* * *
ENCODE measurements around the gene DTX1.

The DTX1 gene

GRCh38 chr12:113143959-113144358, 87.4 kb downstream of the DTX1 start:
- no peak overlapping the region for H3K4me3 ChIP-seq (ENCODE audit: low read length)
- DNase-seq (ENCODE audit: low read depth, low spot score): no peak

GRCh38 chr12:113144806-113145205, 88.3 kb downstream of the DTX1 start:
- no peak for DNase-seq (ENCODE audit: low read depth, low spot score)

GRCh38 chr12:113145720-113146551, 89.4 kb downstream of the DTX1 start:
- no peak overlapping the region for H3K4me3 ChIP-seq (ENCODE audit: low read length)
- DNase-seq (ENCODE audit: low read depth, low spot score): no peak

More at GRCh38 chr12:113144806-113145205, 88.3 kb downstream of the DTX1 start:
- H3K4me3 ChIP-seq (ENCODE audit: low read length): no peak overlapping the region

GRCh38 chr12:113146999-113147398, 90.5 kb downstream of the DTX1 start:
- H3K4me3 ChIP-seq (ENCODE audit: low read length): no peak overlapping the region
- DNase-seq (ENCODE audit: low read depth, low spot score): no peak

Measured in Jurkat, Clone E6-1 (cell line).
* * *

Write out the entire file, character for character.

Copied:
ENCODE measurements around the gene DTX1.

The DTX1 gene

GRCh38 chr12:113143959-113144358, 87.4 kb downstream of the DTX1 start:
- no peak overlapping the region for H3K4me3 ChIP-seq (ENCODE audit: low read length)
- DNase-seq (ENCODE audit: low read depth, low spot score): no peak

GRCh38 chr12:113144806-113145205, 88.3 kb downstream of the DTX1 start:
- no peak for DNase-seq (ENCODE audit: low read depth, low spot score)

GRCh38 chr12:113145720-113146551, 89.4 kb downstream of the DTX1 start:
- no peak overlapping the region for H3K4me3 ChIP-seq (ENCODE audit: low read length)
- DNase-seq (ENCODE audit: low read depth, low spot score): no peak

More at GRCh38 chr12:113144806-113145205, 88.3 kb downstream of the DTX1 start:
- H3K4me3 ChIP-seq (ENCODE audit: low read length): no peak overlapping the region

GRCh38 chr12:113146999-113147398, 90.5 kb downstream of the DTX1 start:
- H3K4me3 ChIP-seq (ENCODE audit: low read length): no peak overlapping the region
- DNase-seq (ENCODE audit: low read depth, low spot score): no peak

Measured in Jurkat, Clone E6-1 (cell line).